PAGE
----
Aluminium isn’t the most obvious choice for touring but I’ve warmed to the idea that built properly in the first instance it shouldn’t fail and with racks that solid they look remarkably adept beasts of burden. 'Ah, but steel can be repaired by the roadside, pretty much anywhere in the world,' I hear you cry. Folly comes my reply. The third world artisan is something of a romantic urban myth banded around in cycling circles and doesn’t really exist. Sure, a blacksmith cum welder could certainly blast a heavy gauge steel carrier or trailer together with heat but frames; particularly those built using TIG are a very different matter.
The traditionalist voice within suggests discs aren’t repairable either, but then again in practice, the mountain bike world suggest these can be crudely bodged back into shape by the roadside too. Manufacturers have been improving the cable runs with drops by triailing clever junction boxes. Feedback suggests these are fully compatible with Magura but inconclusive with others, including Shimano.
Rude boys outta jail, rude boys outta jail…Seemingly determined to pepper this report with Specials lyrics at every opportunity I’ll now turn my gaze to fashion and clothing. Initial scepticism regarding Fizi:k's new footwear range mellowed having seen their foot moulding insole technology in the flesh and these shoes but not so much as having placed my size nine’s in them, I’ll reserve judgement and attribute such to my SKA/ two tone musical leanings.
Last but by no means there’s lighting. Particularly exciting has been the trend for commuter friendly USB charging. The Taiwanese stands were awash with lights of every conceivable description, drawing me like a moth to the proverbial flame while high power systems are getting the sit at your desk charge options too. Nite Rider’s Mi Newt has been greatly revamped boasting internal li-on batteries, a choice of either 150/250lumen outputs coupled with a redesigned universal tool free handlebar bracket.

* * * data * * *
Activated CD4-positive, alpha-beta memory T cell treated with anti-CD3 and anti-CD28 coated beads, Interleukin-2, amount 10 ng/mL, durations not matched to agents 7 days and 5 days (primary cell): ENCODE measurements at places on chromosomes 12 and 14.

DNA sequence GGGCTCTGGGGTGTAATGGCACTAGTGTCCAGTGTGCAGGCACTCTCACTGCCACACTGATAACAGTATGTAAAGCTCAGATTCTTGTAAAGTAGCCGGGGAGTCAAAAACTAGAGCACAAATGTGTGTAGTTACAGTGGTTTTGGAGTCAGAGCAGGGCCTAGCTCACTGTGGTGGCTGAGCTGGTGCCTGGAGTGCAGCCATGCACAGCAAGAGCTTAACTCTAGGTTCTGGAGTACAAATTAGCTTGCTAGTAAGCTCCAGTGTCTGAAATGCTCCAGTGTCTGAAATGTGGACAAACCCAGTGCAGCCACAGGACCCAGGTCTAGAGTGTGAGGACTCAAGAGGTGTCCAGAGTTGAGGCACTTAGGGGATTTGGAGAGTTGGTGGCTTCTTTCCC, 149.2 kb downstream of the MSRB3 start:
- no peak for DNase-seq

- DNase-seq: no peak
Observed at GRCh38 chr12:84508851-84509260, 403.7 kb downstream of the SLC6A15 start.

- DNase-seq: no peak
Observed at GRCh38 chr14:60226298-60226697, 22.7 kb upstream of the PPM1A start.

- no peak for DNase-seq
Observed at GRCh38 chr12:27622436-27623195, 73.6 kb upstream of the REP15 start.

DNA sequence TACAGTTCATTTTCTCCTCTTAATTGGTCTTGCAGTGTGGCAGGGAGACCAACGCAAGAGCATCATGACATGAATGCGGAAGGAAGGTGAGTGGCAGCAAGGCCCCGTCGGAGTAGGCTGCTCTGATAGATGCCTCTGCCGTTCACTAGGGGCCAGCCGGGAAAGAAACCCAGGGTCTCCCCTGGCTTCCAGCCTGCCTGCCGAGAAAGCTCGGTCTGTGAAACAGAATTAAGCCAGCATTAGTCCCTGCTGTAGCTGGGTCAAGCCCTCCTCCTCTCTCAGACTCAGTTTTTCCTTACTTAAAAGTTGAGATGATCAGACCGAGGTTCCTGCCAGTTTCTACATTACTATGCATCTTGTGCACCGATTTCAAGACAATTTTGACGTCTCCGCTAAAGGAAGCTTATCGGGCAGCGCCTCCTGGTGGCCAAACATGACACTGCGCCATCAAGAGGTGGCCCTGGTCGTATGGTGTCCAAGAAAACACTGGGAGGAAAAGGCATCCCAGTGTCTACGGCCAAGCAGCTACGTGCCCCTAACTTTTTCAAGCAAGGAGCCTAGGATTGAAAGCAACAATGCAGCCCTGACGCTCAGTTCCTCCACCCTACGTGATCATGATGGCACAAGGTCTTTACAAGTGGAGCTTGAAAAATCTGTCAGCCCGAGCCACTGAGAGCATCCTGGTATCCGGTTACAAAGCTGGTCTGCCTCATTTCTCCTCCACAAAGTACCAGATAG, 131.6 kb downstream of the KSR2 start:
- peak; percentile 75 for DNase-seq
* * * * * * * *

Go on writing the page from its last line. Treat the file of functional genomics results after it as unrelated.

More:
Plugging into the computer’s port for a five-hour fuel up repays between two and a half and seven hours run times dependant upon setting, although prices have yet to be finalised in the UK. At the other end of the spectrum their lightening bug and stinger blinkeys grabbed my attention with cutesy neoprene covers with stretch fit universal mounting, a choice of six colours and three intensities from the three bulb “see with” to the single “contingency” model. Powered by two easily accessible CR2032 batteries, they’re reckoned to deliver between forty and one hundred hours while weather resistant as distinct from “drop in a bucket” waterproof.
For many, dynamos are the intelligent lighting solution and this season they’ve become that little bit smarter. Both AXA and Trelok were keen to promote their forty-lumen flagship models that not only engage with dusk’s cloak but also regulate the beam according to rider speed. Below 15kmh they produce a very localised pool of illumination. Increase the tempo and the beam responds accordingly. Approximately £100 buys forty lumens while AXA’s top line nano incorporated a handy USB plug for charging IPods, GPS and other must haves on the move… Right well, you’ll excuse me, the nights are drawing in so it’s time to pour the amber nectar (that’s Waxoyl for those who hadn’t guessed) into the seat-tubes before winter’s icy grip takes hold.